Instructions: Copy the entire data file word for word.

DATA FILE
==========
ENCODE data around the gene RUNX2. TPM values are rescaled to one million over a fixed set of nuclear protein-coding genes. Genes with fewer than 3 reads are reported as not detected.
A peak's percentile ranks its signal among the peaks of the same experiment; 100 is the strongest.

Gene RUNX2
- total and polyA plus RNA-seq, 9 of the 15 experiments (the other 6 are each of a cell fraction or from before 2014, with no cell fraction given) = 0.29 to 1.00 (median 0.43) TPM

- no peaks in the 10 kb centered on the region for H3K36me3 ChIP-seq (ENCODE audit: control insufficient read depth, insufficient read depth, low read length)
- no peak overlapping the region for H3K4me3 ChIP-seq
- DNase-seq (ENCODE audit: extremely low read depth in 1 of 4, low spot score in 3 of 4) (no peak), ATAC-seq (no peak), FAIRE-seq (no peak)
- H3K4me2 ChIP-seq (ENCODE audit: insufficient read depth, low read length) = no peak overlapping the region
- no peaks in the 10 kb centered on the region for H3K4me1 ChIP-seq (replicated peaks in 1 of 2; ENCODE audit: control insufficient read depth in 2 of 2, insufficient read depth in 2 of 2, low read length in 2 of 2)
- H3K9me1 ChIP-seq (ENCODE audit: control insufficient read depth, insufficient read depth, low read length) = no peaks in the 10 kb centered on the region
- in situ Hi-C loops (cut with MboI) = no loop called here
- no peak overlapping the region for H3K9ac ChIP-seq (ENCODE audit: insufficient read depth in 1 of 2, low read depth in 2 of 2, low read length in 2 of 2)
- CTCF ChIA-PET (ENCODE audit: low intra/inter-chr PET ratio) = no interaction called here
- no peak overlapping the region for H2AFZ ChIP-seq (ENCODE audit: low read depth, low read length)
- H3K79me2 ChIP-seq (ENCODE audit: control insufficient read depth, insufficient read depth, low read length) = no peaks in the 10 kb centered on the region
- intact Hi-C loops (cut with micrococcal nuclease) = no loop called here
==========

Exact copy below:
ENCODE data around the gene RUNX2. TPM values are rescaled to one million over a fixed set of nuclear protein-coding genes. Genes with fewer than 3 reads are reported as not detected.
A peak's percentile ranks its signal among the peaks of the same experiment; 100 is the strongest.

Gene RUNX2
- total and polyA plus RNA-seq, 9 of the 15 experiments (the other 6 are each of a cell fraction or from before 2014, with no cell fraction given) = 0.29 to 1.00 (median 0.43) TPM

- no peaks in the 10 kb centered on the region for H3K36me3 ChIP-seq (ENCODE audit: control insufficient read depth, insufficient read depth, low read length)
- no peak overlapping the region for H3K4me3 ChIP-seq
- DNase-seq (ENCODE audit: extremely low read depth in 1 of 4, low spot score in 3 of 4) (no peak), ATAC-seq (no peak), FAIRE-seq (no peak)
- H3K4me2 ChIP-seq (ENCODE audit: insufficient read depth, low read length) = no peak overlapping the region
- no peaks in the 10 kb centered on the region for H3K4me1 ChIP-seq (replicated peaks in 1 of 2; ENCODE audit: control insufficient read depth in 2 of 2, insufficient read depth in 2 of 2, low read length in 2 of 2)
- H3K9me1 ChIP-seq (ENCODE audit: control insufficient read depth, insufficient read depth, low read length) = no peaks in the 10 kb centered on the region
- in situ Hi-C loops (cut with MboI) = no loop called here
- no peak overlapping the region for H3K9ac ChIP-seq (ENCODE audit: insufficient read depth in 1 of 2, low read depth in 2 of 2, low read length in 2 of 2)
- CTCF ChIA-PET (ENCODE audit: low intra/inter-chr PET ratio) = no interaction called here
- no peak overlapping the region for H2AFZ ChIP-seq (ENCODE audit: low read depth, low read length)
- H3K79me2 ChIP-seq (ENCODE audit: control insufficient read depth, insufficient read depth, low read length) = no peaks in the 10 kb centered on the region
- intact Hi-C loops (cut with micrococcal nuclease) = no loop called here